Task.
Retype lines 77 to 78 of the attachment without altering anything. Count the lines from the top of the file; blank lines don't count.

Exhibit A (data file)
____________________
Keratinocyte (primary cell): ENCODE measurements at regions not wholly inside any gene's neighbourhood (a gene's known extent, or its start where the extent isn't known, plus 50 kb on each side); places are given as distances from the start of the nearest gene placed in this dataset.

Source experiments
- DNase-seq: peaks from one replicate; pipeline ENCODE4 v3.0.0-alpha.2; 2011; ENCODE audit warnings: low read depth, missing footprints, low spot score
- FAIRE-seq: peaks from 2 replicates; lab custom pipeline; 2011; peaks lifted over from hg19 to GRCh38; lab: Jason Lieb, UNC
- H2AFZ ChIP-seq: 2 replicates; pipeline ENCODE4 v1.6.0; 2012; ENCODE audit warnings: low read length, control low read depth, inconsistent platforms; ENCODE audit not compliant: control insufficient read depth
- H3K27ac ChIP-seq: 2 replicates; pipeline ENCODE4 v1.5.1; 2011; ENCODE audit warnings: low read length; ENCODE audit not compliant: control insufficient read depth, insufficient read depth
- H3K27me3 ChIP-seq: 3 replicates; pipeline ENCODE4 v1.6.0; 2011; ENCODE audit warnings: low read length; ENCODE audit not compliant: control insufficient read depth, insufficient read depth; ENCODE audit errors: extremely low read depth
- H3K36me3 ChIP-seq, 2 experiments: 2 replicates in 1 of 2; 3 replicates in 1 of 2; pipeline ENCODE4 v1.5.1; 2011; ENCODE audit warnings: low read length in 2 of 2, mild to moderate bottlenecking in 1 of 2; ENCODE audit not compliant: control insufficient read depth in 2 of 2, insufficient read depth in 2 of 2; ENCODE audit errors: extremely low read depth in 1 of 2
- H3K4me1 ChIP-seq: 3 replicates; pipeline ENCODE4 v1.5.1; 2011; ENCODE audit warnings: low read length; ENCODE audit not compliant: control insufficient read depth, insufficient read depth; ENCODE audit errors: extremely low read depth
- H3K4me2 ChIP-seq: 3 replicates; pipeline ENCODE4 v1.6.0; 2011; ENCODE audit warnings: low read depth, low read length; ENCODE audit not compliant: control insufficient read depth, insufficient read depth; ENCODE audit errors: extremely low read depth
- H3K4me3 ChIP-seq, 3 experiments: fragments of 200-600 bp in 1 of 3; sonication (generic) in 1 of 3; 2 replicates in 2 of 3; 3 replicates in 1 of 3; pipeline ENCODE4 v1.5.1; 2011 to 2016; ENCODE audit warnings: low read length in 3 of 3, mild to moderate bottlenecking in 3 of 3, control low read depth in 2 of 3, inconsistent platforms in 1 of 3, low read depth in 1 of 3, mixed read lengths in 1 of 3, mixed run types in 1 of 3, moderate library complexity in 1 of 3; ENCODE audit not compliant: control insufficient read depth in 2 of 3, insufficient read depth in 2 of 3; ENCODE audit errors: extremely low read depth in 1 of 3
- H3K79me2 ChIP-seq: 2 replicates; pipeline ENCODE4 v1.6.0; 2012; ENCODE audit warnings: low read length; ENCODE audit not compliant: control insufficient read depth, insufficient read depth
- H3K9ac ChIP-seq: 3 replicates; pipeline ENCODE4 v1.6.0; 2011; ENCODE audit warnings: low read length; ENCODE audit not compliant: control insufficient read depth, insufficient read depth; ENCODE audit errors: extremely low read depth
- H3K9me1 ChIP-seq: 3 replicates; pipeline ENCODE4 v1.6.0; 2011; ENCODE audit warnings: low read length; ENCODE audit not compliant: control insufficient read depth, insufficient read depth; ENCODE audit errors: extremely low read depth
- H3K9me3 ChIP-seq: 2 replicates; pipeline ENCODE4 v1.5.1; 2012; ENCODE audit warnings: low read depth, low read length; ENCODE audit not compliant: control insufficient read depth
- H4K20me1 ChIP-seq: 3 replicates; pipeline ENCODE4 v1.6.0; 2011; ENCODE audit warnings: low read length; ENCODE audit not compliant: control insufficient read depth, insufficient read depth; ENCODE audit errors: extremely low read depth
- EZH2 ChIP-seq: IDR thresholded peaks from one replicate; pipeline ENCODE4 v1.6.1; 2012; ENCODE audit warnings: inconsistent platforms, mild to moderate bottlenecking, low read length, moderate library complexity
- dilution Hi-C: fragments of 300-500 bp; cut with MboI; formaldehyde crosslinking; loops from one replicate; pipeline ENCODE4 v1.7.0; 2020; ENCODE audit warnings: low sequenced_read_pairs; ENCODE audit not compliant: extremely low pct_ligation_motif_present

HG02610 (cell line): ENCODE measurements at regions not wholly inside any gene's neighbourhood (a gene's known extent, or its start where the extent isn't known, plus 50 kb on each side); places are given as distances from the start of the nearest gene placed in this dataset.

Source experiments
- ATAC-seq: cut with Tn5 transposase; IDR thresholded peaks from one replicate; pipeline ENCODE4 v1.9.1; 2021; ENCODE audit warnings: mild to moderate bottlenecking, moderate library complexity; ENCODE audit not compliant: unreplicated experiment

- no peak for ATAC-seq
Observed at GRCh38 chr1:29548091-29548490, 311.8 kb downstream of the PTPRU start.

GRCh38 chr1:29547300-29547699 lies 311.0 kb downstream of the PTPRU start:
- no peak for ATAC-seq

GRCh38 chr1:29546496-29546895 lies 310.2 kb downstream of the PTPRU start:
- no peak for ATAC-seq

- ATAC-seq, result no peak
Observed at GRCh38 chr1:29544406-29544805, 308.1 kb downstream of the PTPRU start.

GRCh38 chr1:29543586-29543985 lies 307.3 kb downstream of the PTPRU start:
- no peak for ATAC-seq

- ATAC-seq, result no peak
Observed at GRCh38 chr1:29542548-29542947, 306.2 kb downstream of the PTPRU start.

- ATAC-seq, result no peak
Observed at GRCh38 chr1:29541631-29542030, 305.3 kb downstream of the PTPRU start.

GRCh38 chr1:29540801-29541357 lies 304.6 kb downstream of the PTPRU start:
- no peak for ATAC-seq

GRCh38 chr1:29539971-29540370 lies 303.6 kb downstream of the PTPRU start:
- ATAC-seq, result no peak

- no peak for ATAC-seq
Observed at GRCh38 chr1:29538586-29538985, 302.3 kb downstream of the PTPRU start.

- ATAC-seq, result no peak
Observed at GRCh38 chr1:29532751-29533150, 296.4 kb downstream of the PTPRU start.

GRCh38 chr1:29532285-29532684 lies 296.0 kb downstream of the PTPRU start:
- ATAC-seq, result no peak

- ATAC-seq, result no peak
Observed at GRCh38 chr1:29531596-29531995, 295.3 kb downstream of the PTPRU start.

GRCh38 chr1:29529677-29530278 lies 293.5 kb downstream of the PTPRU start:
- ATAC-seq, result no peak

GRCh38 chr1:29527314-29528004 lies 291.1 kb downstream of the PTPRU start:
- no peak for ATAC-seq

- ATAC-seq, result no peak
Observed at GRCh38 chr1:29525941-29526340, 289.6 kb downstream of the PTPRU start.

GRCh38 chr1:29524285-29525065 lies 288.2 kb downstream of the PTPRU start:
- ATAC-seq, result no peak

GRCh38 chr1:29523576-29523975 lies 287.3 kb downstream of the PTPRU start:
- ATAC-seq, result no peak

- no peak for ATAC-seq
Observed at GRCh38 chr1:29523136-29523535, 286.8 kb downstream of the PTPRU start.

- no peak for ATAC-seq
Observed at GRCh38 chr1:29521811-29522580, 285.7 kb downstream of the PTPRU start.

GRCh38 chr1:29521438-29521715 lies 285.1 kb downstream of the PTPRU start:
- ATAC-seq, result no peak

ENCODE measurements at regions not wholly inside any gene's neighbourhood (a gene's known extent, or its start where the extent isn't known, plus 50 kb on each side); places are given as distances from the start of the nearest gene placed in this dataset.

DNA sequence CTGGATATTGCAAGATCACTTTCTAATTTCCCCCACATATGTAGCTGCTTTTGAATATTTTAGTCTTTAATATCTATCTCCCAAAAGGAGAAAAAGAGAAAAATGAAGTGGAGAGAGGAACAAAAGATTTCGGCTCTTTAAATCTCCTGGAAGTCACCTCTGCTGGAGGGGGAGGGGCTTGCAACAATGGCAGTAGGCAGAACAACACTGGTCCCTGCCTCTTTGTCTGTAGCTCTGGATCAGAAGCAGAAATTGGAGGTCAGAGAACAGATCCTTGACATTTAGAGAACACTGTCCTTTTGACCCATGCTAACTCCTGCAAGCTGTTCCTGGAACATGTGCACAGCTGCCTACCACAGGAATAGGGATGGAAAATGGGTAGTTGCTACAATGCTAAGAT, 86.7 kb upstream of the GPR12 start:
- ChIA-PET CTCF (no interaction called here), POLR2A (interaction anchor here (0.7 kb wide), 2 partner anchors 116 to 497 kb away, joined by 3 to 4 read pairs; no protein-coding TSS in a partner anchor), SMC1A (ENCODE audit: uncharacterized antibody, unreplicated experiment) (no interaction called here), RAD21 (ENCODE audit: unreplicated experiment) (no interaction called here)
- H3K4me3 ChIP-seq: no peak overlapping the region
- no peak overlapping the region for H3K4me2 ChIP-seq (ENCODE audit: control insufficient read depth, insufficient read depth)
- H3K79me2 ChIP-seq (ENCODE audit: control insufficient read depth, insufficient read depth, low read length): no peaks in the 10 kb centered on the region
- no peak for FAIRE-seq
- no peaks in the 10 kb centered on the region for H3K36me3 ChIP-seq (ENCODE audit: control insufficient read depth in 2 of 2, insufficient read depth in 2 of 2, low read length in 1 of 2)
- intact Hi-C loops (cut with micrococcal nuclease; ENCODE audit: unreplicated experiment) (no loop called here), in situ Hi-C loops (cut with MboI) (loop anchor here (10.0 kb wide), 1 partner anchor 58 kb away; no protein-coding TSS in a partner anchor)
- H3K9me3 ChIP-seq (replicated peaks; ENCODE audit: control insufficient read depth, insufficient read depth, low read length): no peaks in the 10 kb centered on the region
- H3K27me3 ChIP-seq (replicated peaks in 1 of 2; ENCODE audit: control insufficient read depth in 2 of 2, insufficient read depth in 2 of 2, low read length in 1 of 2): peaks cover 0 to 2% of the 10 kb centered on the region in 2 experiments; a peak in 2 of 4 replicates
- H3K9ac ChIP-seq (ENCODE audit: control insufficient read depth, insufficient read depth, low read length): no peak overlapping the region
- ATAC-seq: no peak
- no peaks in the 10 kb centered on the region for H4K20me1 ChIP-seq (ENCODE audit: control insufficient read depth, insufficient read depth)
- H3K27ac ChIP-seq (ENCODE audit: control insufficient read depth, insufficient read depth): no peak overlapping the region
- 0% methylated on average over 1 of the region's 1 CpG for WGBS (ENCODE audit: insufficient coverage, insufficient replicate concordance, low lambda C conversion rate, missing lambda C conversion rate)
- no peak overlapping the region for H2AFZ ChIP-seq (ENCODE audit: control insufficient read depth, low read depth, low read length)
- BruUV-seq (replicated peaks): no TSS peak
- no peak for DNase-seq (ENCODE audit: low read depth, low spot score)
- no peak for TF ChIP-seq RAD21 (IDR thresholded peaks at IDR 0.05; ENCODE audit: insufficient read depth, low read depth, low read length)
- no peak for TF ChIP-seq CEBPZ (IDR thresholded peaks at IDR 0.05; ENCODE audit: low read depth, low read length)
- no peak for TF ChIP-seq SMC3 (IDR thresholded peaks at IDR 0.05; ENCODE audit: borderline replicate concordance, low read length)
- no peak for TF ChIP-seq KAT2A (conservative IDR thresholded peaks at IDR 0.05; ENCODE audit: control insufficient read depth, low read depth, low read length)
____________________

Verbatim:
- no peaks in the 10 kb centered on the region for H4K20me1 ChIP-seq (ENCODE audit: control insufficient read depth, insufficient read depth)
- H3K27ac ChIP-seq (ENCODE audit: control insufficient read depth, insufficient read depth): no peak overlapping the region